Malibu Residents Vow to Rebuild, but With Greater Fire Safety

Malibu is now in the throes of recovering from the disastrous Woolsey Fire, but what does recovery look like?

It had been 10 days since the Greenbergs evacuated their Malibu Park house, endured six hours in the mass exodus traffic jam on Pacific Coast Highway, and settled in with accommodating Woodland Hills friends to wait out Woolsey, the most destructive fire ever in their world-renowned seaside community.

Finally, they returned over the Santa Monica Mountains through Malibu Canyon, stopping in the civic center at the newly-opened Assistance Center before making their way up the coast, already knowing their home of three decades had been consumed.

"I'm kind of afraid to go back to our neighborhood," admitted Tony Greenberg, MD, sitting with his wife, Jill, who runs the Malibu Learning Center tutoring program located on their property.

As they spoke with a reporter outside the assistance center, they encountered friends and neighbors who had also suffered losses. But without missing a beat, Dr. Greenberg added a pledge.

"I believe we have to rebuild our neighborhood."

It is a recurring theme your hear from most everyone returning to Malibu, haven for artists and creators, its scenic beauty of mountains meeting ocean again scarred by wildfire, the full extent of it still yet to be fully assessed, but perhaps as many as 600 homes destroyed.

"Nobody ever though it would be of this magnitude," said Karen York, longtime publisher of the Malibu Times newspaper.

A quarter century ago, she and her husband had lost their La Costa neighborhood home during what until Woolsey had been Malibu's worst ever conflagration, the Old Topanga fire that destroyed much of the city's eastern end.

Woolsey burned father west, the brunt of it inflicted on Malibu's up-coast end, beyond the civic center all the way into Ventura County.

The city of Malibu, comprising more than 20 miles of coastline and extending only a few miles inland, is home to 13,000 residents, with thousands of summer visitors. Also considered within the Malibu community are many more who live in the unincorporated area in the mountains above.

York already looks ahead to Malibu's recovery.

"That's really important to rebuild as fast as we can," York said.

Many in Malibu use the word "magical" to describe the appeal.

"Malibu is a special place," said the Greenbergs, who spoke of not only the beauty and the climate, but the community connection. 

"We didn't realize how important that was till this happened to us," Jill Greenberg said. 

"We don't stop. We put our heads down and keep walking," declared one well-known Malibu resident still visibly in physical pain.

Jefferson "Zuma Jay" Wagner, the stuntman, surfshop owner, and incoming Malibu mayor came to the assistance center having been been only recently released  from being hospitalized for burns and other injuries suffered trying to save his house from the Woolsey fire.

Like so many in his community, Wagner is already giving thought to what needs to be done differently this time when Malibu rises again from ashes.

From his experience, Wagner sees need for more more rigorous roofing standards. It was not the wall of flames that overwhelmed his house in the hills, he said, but windblown embers that ignited the roof.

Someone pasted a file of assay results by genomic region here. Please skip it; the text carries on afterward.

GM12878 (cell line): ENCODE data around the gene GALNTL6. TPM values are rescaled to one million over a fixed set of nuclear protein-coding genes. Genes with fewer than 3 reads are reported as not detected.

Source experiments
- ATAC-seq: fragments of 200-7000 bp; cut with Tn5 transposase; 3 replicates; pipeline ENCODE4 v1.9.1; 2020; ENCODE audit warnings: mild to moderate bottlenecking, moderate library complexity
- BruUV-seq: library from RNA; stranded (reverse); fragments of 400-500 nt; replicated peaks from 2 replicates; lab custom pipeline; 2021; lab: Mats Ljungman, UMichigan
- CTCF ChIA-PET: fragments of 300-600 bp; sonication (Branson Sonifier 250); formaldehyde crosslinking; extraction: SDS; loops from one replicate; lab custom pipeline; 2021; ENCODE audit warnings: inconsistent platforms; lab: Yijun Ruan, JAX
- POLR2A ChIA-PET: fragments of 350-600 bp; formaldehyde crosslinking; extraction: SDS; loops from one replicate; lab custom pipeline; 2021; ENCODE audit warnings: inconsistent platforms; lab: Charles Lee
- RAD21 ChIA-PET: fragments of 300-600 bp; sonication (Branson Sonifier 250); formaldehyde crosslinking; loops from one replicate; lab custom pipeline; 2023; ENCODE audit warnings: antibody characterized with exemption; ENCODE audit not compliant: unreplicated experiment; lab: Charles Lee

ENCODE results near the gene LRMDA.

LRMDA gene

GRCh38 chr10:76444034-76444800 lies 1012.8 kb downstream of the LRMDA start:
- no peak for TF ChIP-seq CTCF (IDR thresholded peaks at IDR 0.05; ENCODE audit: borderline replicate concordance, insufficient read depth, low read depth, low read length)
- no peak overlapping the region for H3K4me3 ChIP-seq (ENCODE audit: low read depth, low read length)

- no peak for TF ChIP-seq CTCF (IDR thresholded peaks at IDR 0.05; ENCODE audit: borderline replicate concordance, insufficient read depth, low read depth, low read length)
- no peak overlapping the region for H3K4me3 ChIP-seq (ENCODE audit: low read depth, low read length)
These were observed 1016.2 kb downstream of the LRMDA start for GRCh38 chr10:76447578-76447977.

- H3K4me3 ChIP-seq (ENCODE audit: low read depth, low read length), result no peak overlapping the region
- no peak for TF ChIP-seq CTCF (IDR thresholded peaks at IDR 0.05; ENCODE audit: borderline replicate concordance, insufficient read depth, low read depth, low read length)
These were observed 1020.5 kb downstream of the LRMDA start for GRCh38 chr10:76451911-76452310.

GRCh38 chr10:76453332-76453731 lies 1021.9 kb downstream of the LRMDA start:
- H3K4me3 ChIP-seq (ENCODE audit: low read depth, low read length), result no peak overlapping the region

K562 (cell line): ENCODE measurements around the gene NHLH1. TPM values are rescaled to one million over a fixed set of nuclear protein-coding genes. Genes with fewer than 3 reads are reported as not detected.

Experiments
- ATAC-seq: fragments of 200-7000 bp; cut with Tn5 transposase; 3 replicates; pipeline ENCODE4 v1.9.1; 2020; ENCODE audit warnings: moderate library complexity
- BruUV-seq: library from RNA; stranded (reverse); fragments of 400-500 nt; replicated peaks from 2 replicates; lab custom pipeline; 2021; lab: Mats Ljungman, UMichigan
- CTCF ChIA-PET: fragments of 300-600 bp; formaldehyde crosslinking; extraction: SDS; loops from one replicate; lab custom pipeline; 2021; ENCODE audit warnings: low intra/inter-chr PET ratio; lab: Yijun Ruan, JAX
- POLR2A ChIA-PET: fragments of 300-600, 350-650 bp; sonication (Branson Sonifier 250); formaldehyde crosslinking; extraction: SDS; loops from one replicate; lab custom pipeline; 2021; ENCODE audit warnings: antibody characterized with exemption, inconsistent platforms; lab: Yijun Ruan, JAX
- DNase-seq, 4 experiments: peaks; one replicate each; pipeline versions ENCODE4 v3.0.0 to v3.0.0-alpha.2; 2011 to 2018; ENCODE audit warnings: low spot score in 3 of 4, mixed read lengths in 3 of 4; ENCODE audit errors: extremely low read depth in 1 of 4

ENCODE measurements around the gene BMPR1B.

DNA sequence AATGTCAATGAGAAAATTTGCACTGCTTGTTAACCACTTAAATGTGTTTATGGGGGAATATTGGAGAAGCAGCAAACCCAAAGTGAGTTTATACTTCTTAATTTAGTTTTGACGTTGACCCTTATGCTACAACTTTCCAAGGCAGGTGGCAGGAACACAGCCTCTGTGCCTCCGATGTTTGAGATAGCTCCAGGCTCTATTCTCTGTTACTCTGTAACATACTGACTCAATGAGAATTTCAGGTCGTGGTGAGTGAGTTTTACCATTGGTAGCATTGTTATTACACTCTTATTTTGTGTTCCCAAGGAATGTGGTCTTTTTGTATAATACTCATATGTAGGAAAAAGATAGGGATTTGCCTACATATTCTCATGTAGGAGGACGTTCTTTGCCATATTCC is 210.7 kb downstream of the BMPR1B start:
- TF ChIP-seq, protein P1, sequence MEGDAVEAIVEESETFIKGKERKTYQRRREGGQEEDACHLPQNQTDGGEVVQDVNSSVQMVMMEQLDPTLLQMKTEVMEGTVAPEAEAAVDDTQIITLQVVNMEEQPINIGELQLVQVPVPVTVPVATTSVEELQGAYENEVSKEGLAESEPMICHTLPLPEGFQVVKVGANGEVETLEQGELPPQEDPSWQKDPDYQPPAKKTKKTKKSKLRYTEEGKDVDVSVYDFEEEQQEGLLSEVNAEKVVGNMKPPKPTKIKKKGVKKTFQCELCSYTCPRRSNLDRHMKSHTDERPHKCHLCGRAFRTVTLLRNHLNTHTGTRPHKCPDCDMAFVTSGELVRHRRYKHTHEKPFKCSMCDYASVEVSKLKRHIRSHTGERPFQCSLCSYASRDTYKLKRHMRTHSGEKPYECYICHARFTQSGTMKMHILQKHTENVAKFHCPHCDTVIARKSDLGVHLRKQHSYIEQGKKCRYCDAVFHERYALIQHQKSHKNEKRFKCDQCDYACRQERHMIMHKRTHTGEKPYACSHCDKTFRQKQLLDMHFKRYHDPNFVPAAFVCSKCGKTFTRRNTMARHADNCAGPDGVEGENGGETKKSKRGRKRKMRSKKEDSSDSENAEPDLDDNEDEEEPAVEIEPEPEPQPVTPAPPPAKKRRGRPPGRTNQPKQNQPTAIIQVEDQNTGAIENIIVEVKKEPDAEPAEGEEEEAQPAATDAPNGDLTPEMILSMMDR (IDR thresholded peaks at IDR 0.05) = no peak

Standards should be focused on area needs and adopted locally, not imposed from Sacramento, in the view of State Senator Henry Stern, D-Malibu, whose Malibu condominium home burned in the fire.

The Greenbergs will be disappointed if incorporating greater fire resistance deprives homes of charm.

"I hope I don't have to build a concrete bunker," said Jill Greenberg.  What they will keep is one item on their property that did survive Woolsey, their whimsical laughing fountain.

She emphasized she and her husband want to stay in Malibu Park, but at the same time, said insurance provisions mean many residents have no choice. If the Greenbergs keep their home in California, their policy limits reimbursement to rebuilding their existing property, not using the proceeds to buy another house, unless they move out of state.

Another area of concern is water delivery systems that  could not meet demand  Nov. 9 when the fire came across the mountains and down to the coast at Point Dume.  Many residents who stayed behind to try to protect their homes said water pressure dropped to a trickle.

Council member Lou La Monte urges a new look at the long delayed plan to upgrade Malibu's Waterworks District 29.

There have disagreements over the scope of the project, in part stemming from resistance among many community members to infrastructure improvements that would enable unwanted development and growth.

Given Malibu's location below brush covered canyons prone to seasonal Santa Ana Winds, periodic wildfires have always come with the territory, since before the current drought, before recognition of climate change, even before Malibu was discovered by movie stars and moguls, and the Malibu Colony developed as Hollywood's seaside playground.

Looking from the outside, what some forget, La Monte and others remind, is that Malibu is home to thousands who are neither famous nor rich, many first lured up coast decades ago when it was a less expensive alternative to coastal living than Santa Monica.

"This community will always be vulnerable," La Monte said.

But for those who savor what it can be again, "the tradeoff is generally worth it."

And there is even a sense of gratitude that, as horrific as was the Woolsey fire, it was orders of magnitude less severe than what, in the Sierra foothills 400 miles to the north, the Camp Fire inflicted on Paradise.

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